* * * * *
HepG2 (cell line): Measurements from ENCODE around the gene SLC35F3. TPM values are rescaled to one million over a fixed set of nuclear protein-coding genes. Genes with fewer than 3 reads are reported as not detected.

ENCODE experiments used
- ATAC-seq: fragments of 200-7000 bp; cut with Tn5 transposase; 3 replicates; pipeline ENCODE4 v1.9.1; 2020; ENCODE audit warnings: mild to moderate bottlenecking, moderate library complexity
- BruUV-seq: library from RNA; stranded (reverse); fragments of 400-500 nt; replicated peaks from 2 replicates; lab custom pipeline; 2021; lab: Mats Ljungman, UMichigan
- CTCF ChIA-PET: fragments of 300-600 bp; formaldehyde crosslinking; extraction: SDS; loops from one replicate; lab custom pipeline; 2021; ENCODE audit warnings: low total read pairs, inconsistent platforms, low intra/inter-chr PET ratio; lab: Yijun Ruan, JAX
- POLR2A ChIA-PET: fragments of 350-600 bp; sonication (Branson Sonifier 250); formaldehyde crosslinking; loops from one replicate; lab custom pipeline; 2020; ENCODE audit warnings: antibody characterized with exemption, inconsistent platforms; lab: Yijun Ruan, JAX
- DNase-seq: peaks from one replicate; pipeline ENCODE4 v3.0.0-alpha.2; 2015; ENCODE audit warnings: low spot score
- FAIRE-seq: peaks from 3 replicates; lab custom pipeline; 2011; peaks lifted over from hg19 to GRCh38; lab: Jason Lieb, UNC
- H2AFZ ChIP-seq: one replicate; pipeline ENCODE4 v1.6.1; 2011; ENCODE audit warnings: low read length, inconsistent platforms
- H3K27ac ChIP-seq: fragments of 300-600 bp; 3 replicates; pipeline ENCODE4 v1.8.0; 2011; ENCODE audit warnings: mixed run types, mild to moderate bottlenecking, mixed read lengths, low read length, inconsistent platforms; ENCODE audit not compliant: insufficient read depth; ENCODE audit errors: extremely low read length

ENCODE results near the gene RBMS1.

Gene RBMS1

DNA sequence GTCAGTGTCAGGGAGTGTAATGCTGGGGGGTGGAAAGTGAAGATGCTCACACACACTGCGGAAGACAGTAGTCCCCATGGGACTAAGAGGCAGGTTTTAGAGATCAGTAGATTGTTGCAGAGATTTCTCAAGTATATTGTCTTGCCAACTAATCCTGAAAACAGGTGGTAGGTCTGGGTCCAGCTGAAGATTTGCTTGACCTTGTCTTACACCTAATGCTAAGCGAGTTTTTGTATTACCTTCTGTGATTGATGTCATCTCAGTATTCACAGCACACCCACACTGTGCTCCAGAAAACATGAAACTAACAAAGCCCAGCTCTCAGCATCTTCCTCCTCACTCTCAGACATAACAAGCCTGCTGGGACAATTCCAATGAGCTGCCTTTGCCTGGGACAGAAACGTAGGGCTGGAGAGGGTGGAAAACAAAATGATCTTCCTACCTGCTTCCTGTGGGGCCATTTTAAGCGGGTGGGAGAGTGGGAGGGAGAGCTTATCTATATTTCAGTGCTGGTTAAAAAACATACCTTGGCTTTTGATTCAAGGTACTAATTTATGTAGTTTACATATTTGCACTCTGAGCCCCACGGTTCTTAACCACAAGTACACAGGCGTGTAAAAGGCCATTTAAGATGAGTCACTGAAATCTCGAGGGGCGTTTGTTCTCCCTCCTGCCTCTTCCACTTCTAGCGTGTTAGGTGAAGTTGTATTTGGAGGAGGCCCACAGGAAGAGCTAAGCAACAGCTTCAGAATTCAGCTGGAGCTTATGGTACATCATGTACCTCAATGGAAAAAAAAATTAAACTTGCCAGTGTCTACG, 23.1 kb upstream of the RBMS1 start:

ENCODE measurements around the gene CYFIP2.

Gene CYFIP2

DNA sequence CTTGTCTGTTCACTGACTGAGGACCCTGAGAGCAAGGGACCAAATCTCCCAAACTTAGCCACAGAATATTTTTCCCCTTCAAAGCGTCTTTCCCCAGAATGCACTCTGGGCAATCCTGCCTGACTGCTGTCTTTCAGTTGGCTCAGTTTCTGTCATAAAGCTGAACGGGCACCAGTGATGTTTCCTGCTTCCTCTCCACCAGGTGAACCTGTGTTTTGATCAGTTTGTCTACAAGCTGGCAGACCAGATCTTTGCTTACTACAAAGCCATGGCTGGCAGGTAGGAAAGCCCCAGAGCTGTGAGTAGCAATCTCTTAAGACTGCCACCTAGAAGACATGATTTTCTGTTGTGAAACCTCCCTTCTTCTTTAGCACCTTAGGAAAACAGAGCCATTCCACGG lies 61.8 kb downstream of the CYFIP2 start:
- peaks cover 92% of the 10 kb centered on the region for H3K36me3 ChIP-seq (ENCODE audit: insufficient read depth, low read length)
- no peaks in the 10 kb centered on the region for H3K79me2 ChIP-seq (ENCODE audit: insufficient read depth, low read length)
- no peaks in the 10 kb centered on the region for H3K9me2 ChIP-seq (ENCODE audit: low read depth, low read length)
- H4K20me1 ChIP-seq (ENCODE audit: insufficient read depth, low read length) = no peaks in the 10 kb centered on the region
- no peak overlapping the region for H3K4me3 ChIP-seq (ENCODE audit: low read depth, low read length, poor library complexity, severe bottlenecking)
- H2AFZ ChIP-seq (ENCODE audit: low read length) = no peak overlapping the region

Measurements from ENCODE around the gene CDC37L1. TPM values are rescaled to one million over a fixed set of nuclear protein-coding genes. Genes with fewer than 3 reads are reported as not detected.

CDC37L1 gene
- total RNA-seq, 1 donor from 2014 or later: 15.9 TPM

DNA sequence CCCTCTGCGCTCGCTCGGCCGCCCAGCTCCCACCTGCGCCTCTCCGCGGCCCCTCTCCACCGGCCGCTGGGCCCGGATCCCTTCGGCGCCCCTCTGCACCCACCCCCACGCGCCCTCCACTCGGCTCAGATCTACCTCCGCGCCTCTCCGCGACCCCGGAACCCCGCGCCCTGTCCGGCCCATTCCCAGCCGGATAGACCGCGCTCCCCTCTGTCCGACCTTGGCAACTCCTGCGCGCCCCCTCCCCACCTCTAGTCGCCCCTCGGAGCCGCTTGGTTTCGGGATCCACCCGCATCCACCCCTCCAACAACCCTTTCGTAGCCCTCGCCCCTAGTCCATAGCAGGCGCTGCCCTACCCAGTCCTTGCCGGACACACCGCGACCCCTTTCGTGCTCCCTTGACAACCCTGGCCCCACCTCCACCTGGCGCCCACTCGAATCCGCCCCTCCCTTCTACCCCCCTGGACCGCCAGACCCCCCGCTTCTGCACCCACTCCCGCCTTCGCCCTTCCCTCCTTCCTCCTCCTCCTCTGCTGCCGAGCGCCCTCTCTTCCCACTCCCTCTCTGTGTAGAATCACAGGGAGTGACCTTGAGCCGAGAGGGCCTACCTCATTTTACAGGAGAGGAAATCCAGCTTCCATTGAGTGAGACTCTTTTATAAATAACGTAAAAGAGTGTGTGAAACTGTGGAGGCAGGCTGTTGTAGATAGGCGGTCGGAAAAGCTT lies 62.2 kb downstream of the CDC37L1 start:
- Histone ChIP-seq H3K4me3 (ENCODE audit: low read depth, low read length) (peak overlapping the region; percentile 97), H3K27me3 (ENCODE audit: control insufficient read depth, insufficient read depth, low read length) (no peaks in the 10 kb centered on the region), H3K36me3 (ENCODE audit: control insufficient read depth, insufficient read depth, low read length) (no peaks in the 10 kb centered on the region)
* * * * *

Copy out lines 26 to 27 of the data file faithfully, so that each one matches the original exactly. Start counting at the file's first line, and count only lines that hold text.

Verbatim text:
DNA sequence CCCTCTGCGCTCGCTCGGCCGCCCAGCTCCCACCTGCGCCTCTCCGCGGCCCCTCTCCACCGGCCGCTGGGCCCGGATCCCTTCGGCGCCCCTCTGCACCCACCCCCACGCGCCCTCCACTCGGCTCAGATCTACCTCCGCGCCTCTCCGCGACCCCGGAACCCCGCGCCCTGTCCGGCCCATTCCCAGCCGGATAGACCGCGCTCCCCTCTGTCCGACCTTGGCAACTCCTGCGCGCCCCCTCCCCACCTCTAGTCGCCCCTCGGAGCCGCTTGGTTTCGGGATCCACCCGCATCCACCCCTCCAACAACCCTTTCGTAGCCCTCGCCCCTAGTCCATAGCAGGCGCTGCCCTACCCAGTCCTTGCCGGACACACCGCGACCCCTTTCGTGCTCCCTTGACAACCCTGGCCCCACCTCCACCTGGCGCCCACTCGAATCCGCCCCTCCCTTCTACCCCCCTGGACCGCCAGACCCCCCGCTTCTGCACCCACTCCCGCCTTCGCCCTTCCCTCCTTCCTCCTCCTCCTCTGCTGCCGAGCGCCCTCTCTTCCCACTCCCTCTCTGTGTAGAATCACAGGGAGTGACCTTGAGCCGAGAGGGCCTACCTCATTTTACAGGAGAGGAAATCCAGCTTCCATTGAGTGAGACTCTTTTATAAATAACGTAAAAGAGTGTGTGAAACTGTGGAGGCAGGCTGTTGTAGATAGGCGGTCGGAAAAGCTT lies 62.2 kb downstream of the CDC37L1 start:
- Histone ChIP-seq H3K4me3 (ENCODE audit: low read depth, low read length) (peak overlapping the region; percentile 97), H3K27me3 (ENCODE audit: control insufficient read depth, insufficient read depth, low read length) (no peaks in the 10 kb centered on the region), H3K36me3 (ENCODE audit: control insufficient read depth, insufficient read depth, low read length) (no peaks in the 10 kb centered on the region)